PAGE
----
The “loyalty penalty” is an example of how inertia (or vulnerability) can be leveraged to facilitate higher prices. In the insurance sector, for example, customers who allow their existing policy to renew automatically each year will often pay a higher premium than if they had shopped around. Over time, the differential can become steadily larger. Even if they do not switch suppliers, challenging their existing supplier’s quotation with lower quotations from alternative providers will usually provoke a lower premium offer from the existing supplier. It can be counterintuitive to a longstanding consumer that their loyalty generates higher, not lower, premiums – which exacerbates the problem. Similarly, where customers for services such as energy or broadband do not check if a lower tariff contract is available at the end of an initial contract period, they may end up paying higher prices. Even in markets where consumers are more active, it may be more difficult to switch contracts or suppliers than it needs to be.
The CMA’s response to the Citizens Advice super-complaint
Citizens Advice made a “super-complaint” (which carries a statutory right to a response within 90 days) about loyalty penalties to the CMA in September 2018, highlighting concerns in relation to the consumer markets for mobile telecoms, broadband services, cash savings, home insurance and mortgages.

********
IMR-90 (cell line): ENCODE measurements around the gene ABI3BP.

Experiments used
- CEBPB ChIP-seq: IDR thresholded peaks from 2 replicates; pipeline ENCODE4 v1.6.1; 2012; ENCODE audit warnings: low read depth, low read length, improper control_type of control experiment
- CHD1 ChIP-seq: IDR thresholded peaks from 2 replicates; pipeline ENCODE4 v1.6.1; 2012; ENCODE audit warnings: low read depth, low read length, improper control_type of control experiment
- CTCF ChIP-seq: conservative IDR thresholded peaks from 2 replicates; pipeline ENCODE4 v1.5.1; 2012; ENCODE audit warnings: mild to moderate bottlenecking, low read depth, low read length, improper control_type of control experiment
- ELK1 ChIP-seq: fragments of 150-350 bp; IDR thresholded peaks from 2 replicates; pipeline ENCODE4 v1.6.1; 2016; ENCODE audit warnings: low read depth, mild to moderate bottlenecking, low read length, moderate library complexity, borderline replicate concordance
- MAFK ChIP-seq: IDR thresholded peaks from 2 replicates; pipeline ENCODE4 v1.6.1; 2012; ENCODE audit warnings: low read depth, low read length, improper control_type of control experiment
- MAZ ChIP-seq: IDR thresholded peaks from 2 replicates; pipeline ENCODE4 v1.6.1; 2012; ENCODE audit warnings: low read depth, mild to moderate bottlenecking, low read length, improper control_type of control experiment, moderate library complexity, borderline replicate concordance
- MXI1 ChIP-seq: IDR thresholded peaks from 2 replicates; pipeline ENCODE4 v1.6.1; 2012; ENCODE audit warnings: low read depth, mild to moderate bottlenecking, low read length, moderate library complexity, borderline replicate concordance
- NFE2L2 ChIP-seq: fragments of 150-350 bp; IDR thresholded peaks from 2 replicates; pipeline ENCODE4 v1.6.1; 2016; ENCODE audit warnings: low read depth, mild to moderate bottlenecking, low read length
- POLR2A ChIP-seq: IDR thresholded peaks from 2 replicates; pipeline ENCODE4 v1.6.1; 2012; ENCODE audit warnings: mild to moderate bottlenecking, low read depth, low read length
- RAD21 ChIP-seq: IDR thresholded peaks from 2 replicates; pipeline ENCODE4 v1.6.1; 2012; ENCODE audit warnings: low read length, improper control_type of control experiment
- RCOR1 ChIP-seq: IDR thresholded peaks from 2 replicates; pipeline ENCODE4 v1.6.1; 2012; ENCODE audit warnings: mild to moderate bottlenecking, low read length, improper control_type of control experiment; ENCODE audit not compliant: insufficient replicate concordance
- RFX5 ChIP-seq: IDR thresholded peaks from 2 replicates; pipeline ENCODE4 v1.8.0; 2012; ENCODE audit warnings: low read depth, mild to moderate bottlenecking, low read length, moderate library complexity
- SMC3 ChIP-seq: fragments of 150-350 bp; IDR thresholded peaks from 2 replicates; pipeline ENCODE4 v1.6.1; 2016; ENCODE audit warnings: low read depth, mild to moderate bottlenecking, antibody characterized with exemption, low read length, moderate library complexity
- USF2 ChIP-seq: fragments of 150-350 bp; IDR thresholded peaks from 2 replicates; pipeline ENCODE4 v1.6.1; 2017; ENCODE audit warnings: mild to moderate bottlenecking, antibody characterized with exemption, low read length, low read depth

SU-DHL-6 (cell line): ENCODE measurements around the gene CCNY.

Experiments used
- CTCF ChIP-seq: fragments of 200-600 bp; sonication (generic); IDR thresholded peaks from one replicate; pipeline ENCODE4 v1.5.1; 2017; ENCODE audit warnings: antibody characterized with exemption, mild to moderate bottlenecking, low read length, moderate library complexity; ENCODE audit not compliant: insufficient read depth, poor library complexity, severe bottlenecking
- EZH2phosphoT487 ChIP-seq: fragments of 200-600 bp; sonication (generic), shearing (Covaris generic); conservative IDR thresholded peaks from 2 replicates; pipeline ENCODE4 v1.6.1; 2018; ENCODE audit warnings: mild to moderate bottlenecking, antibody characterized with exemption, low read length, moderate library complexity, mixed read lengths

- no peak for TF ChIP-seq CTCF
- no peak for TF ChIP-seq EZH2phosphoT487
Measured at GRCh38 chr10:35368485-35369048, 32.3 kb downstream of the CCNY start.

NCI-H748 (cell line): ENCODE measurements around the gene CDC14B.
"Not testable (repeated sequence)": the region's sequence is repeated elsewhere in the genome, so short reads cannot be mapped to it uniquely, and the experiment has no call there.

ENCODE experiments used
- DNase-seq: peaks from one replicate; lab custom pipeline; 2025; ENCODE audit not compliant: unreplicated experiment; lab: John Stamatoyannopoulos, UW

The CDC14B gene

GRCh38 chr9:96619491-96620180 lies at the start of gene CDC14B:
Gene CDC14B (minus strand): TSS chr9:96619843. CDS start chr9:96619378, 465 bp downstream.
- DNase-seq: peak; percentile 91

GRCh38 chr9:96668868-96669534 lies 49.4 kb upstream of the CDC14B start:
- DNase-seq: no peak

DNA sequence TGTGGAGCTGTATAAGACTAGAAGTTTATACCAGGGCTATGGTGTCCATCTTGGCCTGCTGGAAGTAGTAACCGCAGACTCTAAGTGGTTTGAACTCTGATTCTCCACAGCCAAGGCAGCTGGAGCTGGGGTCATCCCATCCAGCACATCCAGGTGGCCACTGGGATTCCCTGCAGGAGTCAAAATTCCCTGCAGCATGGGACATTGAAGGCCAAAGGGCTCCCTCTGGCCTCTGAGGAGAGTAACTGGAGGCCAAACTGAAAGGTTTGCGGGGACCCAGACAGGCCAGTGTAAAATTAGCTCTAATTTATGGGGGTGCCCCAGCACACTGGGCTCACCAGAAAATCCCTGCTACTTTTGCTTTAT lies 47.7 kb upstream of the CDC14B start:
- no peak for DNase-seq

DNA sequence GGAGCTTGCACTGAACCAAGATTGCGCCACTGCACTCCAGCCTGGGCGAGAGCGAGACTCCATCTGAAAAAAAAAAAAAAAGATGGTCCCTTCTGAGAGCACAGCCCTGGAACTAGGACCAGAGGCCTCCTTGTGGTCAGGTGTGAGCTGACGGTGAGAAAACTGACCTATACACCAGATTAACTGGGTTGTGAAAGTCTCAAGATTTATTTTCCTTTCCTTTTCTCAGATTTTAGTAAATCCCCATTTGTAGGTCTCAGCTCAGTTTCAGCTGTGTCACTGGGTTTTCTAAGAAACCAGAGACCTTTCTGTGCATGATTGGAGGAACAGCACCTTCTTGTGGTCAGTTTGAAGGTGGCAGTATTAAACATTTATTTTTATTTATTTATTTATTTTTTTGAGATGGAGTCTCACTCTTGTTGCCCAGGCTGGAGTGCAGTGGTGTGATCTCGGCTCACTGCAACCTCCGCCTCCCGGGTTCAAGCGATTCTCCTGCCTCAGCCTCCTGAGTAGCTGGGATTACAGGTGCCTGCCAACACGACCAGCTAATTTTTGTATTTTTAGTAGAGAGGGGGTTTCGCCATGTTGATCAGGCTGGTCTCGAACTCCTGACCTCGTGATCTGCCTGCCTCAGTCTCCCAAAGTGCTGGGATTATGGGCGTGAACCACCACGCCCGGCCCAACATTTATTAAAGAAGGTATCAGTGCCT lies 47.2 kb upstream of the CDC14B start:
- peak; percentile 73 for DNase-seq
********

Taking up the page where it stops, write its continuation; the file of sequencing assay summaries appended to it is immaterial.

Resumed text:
The CMA’s December 2018 response confirmed that “the loyalty penalty is significant” (as much as £4 billion in total across the five identified markets) “and impacts many people” (including 12 million people in relation to home insurance). Moreover, “not enough has been done in the past by the CMA and regulators: there needs to be a step-change to tackle these problems more effectively“. In particular, the CMA highlighted that the loyalty penalty might also be a feature of the consumer markets for pay TV, roadside assistance, other forms of insurance, pensions and other subscription services such as online gaming, software and magazines.
The reforms and recommendations announced by the CMA